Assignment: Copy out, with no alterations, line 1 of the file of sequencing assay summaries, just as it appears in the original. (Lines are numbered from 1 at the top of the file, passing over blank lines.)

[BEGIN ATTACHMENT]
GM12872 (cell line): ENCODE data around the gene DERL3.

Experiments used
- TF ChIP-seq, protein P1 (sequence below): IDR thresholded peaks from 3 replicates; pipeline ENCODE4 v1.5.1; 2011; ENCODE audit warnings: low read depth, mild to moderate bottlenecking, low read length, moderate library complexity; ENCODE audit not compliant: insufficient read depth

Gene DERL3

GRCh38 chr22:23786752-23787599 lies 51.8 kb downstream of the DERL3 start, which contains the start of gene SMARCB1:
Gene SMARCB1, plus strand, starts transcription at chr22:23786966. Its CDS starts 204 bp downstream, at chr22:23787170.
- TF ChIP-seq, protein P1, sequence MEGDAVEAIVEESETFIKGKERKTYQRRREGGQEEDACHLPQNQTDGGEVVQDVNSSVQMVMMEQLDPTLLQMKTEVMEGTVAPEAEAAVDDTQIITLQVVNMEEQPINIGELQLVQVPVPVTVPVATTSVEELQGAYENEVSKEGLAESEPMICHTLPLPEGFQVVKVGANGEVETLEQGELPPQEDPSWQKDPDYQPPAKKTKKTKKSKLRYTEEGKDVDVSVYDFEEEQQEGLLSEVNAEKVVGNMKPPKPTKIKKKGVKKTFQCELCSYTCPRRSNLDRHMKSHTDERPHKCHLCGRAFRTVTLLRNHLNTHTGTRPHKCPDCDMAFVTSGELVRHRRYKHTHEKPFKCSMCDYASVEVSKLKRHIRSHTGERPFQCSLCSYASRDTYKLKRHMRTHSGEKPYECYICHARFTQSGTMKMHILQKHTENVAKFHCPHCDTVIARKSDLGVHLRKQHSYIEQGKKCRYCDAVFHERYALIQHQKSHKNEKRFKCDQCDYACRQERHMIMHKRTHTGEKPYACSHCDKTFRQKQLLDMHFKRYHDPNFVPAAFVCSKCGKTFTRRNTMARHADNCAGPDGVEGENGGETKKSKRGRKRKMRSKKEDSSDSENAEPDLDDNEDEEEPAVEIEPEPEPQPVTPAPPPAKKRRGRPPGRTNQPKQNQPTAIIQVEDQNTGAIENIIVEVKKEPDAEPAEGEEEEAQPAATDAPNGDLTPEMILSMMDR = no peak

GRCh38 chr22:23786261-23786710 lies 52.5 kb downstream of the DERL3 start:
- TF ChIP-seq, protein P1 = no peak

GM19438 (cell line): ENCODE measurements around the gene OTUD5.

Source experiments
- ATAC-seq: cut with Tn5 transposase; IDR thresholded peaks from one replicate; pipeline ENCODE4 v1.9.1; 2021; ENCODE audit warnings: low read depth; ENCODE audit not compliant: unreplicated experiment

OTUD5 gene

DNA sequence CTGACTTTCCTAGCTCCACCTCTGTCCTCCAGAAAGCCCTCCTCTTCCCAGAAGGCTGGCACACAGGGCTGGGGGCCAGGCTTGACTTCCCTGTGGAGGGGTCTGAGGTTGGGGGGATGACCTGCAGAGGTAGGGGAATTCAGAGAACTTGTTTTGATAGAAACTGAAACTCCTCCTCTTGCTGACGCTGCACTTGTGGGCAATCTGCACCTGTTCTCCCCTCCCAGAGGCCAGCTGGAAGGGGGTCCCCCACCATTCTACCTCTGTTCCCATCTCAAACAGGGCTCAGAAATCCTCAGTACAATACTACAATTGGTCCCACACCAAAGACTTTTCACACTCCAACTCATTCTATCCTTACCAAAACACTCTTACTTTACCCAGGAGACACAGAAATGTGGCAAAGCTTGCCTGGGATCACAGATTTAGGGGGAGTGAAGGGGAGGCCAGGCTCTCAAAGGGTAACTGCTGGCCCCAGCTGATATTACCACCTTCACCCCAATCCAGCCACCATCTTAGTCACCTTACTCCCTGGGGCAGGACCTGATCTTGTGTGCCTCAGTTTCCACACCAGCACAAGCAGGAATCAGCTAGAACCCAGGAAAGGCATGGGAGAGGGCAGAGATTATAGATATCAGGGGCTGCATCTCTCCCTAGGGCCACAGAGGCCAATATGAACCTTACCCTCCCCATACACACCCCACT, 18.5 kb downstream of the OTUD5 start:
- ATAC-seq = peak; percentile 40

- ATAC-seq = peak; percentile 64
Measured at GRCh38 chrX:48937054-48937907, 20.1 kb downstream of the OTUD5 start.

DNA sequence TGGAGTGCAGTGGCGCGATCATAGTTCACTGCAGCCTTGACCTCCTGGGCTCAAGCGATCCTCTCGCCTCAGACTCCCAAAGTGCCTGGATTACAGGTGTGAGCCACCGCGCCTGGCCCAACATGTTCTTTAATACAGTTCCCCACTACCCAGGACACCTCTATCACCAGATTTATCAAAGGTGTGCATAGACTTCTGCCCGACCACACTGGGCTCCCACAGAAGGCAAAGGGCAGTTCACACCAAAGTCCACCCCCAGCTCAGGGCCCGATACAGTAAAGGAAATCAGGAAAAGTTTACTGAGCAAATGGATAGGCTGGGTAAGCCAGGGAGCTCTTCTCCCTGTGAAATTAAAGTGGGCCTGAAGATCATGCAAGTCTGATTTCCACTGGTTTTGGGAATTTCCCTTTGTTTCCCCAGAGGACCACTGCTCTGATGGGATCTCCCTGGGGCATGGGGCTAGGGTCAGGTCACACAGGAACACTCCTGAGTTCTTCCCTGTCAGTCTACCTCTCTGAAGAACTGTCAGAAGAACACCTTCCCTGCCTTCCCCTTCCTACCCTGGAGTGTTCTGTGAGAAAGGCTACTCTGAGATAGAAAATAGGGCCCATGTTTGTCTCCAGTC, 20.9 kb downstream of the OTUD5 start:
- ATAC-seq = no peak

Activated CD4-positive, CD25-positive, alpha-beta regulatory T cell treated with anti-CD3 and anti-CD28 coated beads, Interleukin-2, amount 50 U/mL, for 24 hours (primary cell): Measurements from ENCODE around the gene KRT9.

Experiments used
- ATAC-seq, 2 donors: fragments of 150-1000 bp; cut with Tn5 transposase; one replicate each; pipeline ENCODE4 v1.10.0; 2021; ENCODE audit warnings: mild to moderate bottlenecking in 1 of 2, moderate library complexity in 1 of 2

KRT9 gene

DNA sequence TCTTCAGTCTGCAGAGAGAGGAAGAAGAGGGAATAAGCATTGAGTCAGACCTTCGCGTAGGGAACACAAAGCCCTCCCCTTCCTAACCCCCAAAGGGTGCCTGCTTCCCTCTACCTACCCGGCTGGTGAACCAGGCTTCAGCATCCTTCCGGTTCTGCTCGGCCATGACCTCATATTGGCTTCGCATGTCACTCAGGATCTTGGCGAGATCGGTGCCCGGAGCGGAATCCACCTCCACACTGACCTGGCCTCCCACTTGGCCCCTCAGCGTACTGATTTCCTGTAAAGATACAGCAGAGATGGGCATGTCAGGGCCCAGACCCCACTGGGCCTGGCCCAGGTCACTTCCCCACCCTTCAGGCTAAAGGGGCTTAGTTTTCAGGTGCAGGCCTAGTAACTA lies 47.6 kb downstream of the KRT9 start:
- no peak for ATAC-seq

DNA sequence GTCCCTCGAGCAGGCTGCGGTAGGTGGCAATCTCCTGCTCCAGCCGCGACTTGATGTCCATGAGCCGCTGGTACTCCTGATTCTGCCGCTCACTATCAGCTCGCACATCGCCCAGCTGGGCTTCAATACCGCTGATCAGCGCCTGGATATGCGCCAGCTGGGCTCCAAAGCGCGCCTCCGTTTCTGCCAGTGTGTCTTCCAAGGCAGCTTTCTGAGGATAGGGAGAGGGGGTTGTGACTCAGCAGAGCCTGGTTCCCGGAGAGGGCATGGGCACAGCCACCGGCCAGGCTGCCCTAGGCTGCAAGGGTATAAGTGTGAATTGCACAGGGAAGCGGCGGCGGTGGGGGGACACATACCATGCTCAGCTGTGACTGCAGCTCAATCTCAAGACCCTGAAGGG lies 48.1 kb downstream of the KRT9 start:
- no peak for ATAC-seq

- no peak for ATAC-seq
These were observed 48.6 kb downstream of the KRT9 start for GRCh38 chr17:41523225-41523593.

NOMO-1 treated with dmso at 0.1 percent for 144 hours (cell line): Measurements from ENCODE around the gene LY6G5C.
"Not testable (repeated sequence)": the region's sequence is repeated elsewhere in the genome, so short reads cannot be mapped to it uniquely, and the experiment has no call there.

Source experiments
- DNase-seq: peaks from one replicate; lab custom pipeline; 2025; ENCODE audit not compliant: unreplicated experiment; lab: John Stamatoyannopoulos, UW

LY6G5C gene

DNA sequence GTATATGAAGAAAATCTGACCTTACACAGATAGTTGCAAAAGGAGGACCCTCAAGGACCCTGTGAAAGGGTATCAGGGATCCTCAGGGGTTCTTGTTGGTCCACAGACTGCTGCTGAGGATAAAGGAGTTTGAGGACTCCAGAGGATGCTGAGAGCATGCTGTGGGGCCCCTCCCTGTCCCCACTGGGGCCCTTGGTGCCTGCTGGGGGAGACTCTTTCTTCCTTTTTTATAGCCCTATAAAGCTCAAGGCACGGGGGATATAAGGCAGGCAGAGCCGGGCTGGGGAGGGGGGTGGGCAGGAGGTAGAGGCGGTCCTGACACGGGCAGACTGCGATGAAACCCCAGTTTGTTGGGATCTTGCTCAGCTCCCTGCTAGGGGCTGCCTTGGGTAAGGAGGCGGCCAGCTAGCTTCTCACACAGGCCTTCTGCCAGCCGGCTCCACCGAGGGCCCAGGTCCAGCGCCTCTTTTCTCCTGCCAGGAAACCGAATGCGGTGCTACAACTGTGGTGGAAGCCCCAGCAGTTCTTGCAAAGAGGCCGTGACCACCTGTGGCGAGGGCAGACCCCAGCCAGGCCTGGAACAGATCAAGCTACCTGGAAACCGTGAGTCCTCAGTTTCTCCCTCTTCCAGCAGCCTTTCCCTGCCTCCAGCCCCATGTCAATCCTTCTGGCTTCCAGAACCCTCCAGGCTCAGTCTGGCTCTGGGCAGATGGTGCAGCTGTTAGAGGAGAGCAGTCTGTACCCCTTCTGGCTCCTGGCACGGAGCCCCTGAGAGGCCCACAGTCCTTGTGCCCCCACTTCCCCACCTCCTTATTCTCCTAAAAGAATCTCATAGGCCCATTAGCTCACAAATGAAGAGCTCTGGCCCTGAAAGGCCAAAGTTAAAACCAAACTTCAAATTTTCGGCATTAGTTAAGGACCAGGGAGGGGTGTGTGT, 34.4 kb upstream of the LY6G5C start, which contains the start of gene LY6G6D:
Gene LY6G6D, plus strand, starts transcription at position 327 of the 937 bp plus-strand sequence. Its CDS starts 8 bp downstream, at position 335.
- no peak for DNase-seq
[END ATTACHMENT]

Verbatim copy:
GM12872 (cell line): ENCODE data around the gene DERL3.